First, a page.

The eastern routes
From the countries of the Horn of Africa (Somalia, Eritrea, Ethiopia and Sudan), the starting point of the journey to Libya is usually Sudan, and in particular its capital Khartoum, which for migrants coming from Eritrea, Somalia and Ethiopia can be either a city of transit on the journey to Europe, or a destination, at least provisionally.
There are several routes to Khartoum. From Somalia some migrants take the highly dangerous route across the Ethiopian border between Dolo Odo and Feerfeer and onwards to the capital Addis Ababa from where the journey continues to Qadarif in Sudan through Gondar (see Figure 1.4). This is also the route usually followed by Ethiopian migrants. However, some migrants prefer to go by plane to Hargeysa in Somaliland and then to go to Addis Ababa through Jijiga (see Figure 1.5).
figure 1.5 Route from Somalia to Khartoum via Hargeisa Source: Original map from d-maps.com.
Others reach Sudan from the South, crossing Kenya and Uganda (see Figure 1.6). According to a woman interviewee, ‘going directly to Ethiopia was very dangerous, while crossing the borders between Kenya and Uganda and Sudan and Uganda is easier without documents’ (Interview with migrants n.29).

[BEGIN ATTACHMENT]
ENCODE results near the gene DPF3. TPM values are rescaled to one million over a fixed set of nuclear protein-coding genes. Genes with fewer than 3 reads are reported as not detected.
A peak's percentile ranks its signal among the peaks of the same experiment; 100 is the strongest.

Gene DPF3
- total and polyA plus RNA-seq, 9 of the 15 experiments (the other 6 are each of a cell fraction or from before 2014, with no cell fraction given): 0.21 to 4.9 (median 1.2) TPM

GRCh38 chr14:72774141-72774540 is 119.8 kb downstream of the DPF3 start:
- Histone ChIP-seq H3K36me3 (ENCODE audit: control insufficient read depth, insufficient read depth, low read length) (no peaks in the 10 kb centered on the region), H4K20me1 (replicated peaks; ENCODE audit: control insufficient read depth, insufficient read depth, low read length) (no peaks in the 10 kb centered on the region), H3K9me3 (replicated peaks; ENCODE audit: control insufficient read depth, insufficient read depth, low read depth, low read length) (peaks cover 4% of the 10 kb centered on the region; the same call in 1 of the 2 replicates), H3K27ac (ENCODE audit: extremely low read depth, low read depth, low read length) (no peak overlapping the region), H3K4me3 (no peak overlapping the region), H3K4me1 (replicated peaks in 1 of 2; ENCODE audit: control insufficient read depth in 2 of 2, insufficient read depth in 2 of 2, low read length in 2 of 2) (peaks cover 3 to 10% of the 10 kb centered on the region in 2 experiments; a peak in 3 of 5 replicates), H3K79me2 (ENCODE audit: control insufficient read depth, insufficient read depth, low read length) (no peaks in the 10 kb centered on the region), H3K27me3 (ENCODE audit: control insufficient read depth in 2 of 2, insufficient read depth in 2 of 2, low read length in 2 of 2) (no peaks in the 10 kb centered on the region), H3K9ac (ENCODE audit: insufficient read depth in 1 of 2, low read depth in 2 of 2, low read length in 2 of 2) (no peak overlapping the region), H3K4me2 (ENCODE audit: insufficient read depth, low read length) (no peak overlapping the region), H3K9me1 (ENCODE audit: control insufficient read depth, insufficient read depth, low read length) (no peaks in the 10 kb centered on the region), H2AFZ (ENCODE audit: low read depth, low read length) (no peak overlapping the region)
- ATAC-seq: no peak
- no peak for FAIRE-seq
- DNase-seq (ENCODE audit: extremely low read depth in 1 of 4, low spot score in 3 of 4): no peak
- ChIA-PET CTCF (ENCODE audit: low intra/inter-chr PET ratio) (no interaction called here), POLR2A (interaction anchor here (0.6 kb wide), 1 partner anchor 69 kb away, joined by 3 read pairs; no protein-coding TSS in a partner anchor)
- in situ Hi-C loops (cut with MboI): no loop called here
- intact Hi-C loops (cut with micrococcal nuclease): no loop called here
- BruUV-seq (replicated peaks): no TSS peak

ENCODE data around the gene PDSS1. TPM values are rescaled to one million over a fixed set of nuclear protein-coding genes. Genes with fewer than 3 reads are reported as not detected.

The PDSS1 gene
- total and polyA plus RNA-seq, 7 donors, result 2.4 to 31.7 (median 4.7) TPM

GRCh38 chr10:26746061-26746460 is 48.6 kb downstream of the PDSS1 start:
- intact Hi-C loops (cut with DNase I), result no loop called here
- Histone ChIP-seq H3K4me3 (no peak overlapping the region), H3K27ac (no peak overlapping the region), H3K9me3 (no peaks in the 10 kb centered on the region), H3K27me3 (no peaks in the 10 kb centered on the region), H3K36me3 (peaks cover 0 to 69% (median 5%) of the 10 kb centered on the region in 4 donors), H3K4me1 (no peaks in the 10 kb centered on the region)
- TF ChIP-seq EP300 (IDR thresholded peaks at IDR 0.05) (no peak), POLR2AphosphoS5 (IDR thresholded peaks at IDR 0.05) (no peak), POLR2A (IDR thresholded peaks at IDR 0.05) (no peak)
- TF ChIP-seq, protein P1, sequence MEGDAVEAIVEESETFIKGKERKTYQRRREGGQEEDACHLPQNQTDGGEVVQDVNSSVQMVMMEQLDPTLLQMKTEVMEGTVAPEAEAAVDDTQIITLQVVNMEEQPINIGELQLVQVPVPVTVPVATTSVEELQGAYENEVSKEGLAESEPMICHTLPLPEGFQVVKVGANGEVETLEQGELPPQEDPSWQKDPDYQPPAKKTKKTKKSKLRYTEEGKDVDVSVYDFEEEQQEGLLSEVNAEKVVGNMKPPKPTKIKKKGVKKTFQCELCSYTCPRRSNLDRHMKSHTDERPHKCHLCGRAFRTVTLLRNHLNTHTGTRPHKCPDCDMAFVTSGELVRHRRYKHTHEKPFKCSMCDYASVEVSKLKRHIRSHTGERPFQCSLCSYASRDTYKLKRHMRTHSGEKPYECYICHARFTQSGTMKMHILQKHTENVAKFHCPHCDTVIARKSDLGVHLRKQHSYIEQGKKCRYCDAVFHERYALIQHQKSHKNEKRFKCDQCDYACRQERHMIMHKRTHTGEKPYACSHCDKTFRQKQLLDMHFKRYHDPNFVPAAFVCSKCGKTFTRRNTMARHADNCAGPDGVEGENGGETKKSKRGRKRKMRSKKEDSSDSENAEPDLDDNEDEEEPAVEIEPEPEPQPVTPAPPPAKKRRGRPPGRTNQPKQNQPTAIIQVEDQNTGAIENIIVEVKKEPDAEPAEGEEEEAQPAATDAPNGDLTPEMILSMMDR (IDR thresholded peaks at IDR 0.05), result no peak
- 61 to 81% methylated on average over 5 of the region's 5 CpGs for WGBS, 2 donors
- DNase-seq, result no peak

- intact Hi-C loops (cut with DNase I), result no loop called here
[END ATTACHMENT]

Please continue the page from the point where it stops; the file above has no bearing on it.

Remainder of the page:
For their part, Eritreans generally enter Sudanese territory by crossing the border between Teseney and Kassala, but also by crossing the Northern border near Karora from where they reach Khartoum passing through Port Sudan (see Figure 1.7). These routes are extremely dangerous, especially for Eritrean soldiers escaping National Military Service. Once in Khartoum migrants try to collect the money needed to get to Libya by working or receiving money from relatives and friends.
In Khartoum, it is usually Somali, Eritrean or Ethiopian intermediaries that manage the onward journey: people are transported out of
figure 1.6 Route to Khartoum via Kenya and Uganda Source: Original map from d-maps.com.
Khartoum in small cars, and once in Omdurman, are moved to the edge of the desert where the journey continues by full-sized freight trucks, sitting on top of piles of packaged goods. The initial drivers are generally Sudanese, but when the migrants change vehicles in the middle of the desert, they are usually replaced by Libyans or Chadians. There are two main threats for migrants travelling along this route: one is crossing the Darfur region, where there is the risk of encountering armed rebels or bandits; the second is extortion by the Libyan and Chadian drivers who very often stop in the desert and ask people to pay additional sums of money. Drivers are also known to leave migrants who fall from the trucks to die in the desert.